The Food and Drug Administration’s (FDA) Obstetrics and Gynecology Devices Panel recommended this week that Essure, a nonsurgical alternative to tubal ligation sterilization be approved for sales. Essure works by placing a spring-like device in each fallopian tube, which then irritate the inner tube lining and prompt scar tissue formation – creating blockages that lead to sterilization. Manufactured by Conceptus, Inc., Essure was 99 percent effective in preventing pregnancies during clinical trials of 854 women. While general anesthesia and an abdominal incision are required with conventional sterilization in which the fallopian tubes are cut, tied or clasped shut, Essure placement requires only a catheter and local anesthesia. Most patients are discharged 45 minutes later. Cramps, pain and nausea are among the common side effects.
However, FDA advisers emphasize the importance of physician training to ensure proper insertion and operation. One study showed a 12 percent failure rate on the first implantation Ñ suggesting that the method may not work on all women, according to FDA engineer and chief of gynecologist devices Colin Pollard. The FDA panel also urged Conceptus to continue studies monitoring longer-term efficacy and effects.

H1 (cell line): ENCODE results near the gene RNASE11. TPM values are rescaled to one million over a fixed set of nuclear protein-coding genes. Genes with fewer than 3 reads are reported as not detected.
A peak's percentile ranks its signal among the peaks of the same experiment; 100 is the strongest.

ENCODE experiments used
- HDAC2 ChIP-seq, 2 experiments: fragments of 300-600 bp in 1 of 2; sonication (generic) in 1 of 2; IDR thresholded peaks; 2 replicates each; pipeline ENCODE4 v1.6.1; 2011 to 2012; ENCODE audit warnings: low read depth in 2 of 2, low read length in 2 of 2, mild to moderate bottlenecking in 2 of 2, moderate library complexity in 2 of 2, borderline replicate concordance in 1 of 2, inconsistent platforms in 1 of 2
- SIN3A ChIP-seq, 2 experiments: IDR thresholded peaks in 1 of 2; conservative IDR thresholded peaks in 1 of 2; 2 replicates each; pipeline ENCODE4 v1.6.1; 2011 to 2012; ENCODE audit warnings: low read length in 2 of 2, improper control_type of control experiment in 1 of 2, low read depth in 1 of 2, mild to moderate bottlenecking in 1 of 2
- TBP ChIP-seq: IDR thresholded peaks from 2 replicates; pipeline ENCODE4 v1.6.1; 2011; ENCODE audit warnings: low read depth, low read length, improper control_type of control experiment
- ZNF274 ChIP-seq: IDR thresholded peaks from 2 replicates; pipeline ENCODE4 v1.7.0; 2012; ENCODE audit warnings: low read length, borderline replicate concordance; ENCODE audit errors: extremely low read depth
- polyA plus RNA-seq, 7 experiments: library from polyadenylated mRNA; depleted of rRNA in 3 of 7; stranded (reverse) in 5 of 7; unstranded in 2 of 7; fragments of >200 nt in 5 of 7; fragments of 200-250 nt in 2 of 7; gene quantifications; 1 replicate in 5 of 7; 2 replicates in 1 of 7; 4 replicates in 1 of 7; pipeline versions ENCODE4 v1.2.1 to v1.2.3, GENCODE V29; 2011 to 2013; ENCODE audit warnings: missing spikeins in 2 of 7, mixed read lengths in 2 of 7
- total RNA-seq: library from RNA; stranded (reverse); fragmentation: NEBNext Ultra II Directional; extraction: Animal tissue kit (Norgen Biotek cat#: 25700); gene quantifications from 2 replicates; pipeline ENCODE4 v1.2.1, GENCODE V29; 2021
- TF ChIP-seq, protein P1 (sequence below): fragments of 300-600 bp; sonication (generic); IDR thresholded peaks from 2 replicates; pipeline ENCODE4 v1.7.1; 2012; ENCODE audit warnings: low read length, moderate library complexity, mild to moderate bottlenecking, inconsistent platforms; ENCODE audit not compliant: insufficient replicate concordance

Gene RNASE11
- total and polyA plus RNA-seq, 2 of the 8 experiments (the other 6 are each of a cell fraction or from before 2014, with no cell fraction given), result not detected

FDA’s decision on Essure is expected in early 2003. The device is already approved for sale in Europe, Canada and Australia, where prices range from $500 to $800. US pricing has not been determined, Conceptus CEO Steven Bacich told Reuters Health.